Most data destruction programs support multiple data sanitization methods.
Note: Technically, other methods of destroying data not based on software overwriting are also referred to as data sanitization methods.
Here are several popular data sanitization methods used by data destruction programs:
- Secure Erase
- DoD 5220.22-M (US Department of Defense)
- NCSC-TG-025 (US National Security Agency)
- AFSSI-5020 (US Air Force)
- AR 380-19 (US Army)
- NAVSO P-5239-26 (US Navy)
- RCMP TSSIT OPS-II (Canada)
- CSEC ITSG-06 (Canada)
- HMG IS5 (UK)
- ISM 6.2.92 (Australia)
- NZSIT 402 (New Zealand)
- VSITR (Germany)
- GOST R 50739-95 (Russia)
- Random Data
- Write Zero
Most data destruction programs also let you customize your own data sanitization method with whatever overwriting pattern and number of passes you want.
Which data sanitization method is best?
Overwriting one or more files, or an entire hard drive, just once with a single character, should prevent any software based file recovery method from recovering data from a hard drive. This is almost universally agreed upon.
According to some researchers1, a single overwriting of data is enough to prevent even advanced, hardware based methods of extracting information from hard drives meaning that most data sanitization methods are over-kill. This is not so agreed upon.
If a single overwrite is enough, why are there so many data sanitization methods?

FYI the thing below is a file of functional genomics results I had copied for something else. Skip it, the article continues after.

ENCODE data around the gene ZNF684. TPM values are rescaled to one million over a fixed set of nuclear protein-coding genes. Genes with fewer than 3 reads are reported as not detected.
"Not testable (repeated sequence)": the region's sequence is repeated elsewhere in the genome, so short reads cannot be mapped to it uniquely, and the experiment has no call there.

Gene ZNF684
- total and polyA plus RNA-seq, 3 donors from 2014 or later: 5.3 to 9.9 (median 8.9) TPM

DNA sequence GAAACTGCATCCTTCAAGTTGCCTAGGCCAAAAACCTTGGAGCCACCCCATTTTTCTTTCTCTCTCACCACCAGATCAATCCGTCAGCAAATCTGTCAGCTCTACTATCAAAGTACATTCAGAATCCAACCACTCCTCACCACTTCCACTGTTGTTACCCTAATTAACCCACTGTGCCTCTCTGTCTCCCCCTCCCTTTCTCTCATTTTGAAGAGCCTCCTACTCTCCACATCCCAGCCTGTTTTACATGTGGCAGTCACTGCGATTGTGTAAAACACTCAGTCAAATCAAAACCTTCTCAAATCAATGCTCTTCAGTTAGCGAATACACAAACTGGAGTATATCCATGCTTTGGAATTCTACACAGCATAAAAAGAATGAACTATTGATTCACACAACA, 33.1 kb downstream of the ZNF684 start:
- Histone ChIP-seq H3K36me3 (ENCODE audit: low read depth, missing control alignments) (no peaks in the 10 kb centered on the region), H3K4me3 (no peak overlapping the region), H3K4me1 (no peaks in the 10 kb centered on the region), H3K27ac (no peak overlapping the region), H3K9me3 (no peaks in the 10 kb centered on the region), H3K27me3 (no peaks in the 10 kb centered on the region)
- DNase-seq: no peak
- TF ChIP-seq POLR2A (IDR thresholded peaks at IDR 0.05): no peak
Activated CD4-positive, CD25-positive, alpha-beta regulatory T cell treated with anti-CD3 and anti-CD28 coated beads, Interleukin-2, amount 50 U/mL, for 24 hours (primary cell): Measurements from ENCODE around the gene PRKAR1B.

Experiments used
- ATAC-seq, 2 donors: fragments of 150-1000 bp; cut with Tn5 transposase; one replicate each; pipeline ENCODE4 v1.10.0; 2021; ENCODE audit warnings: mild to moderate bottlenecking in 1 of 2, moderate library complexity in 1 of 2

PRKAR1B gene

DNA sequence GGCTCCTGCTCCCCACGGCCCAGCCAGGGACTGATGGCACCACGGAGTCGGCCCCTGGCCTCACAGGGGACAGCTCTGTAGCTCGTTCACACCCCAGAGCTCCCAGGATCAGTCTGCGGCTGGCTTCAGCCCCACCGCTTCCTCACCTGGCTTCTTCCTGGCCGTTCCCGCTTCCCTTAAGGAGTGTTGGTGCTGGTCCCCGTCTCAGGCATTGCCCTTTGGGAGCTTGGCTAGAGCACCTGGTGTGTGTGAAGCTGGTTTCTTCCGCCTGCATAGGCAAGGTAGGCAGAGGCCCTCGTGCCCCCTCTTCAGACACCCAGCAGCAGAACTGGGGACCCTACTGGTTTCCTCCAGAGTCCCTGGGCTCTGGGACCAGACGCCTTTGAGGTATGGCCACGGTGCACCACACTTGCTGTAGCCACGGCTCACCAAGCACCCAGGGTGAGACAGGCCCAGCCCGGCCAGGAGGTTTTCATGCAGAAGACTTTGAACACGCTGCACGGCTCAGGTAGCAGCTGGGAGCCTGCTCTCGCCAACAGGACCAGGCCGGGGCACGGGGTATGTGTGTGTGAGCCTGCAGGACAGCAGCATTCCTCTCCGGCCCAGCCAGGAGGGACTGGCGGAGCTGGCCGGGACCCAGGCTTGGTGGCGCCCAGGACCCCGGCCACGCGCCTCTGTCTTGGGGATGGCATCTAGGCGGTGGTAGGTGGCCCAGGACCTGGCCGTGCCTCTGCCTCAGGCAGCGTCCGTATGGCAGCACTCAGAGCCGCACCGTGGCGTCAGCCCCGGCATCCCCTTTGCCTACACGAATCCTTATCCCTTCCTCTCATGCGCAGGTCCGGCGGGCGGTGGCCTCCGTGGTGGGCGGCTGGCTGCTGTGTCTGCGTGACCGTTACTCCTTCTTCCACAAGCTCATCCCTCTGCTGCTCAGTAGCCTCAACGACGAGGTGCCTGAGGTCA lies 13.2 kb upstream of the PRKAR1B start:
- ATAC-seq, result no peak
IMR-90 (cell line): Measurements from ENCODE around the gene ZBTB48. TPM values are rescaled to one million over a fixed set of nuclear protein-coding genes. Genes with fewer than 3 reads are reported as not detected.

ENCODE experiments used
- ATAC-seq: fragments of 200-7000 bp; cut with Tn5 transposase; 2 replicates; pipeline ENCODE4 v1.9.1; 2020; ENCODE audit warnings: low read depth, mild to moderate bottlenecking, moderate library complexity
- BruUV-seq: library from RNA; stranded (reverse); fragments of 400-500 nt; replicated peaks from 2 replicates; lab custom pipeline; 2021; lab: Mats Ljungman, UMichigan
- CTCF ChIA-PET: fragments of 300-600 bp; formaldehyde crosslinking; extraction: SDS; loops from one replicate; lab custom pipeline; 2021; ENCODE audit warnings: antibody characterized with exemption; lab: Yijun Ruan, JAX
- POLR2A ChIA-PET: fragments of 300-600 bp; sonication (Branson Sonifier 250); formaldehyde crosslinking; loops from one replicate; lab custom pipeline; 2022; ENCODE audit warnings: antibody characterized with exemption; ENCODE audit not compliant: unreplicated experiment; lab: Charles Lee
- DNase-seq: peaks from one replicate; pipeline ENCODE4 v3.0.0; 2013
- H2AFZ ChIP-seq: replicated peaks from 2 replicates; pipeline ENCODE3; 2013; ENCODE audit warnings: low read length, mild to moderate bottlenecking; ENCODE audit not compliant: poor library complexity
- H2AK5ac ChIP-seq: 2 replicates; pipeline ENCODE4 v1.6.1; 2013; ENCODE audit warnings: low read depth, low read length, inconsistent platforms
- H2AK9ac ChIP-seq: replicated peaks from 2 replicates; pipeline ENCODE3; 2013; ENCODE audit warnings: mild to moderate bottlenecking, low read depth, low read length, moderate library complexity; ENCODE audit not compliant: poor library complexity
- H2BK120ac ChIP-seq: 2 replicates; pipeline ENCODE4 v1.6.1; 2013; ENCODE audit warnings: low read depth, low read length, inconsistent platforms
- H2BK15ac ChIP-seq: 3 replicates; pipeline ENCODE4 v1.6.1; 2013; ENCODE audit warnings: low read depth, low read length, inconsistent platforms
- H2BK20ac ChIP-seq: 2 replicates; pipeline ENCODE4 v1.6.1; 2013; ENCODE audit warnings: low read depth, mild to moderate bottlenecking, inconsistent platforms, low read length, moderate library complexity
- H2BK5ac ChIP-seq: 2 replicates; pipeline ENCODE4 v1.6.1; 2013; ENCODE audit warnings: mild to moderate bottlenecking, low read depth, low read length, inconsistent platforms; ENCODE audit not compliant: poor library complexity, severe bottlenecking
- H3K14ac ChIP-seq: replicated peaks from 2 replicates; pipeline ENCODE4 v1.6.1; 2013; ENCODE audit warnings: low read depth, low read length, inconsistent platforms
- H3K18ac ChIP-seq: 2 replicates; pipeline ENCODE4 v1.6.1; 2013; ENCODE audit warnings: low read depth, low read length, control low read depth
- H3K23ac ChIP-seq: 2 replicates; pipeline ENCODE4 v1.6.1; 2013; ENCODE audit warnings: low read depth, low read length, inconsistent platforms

As I mentioned above, not everyone agrees on a software based data sanitization method that will prevent all possible methods of recovering the data.
Because advanced, hardware based methods of extracting information from hard drives exist, several governmental organizations and researchers have independently devised certain methods of overwriting data that, according to their research, should prevent these advanced recovery methods from working.
 Craig Wright, Dave Kleiman, and Shyaam Sundhar R.S. in Overwriting Hard Drive Data: The Great Wiping Controversy available here [PDF].
Also Known As: data erasure method, data wipe method, wipe algorithm, data wipe standard
Alternate Spellings: data sanitisation method
Examples: "One of the most popular data sanitization methods is the DoD 5220.22-M method. Almost all data destruction software programs utilize this method, among others."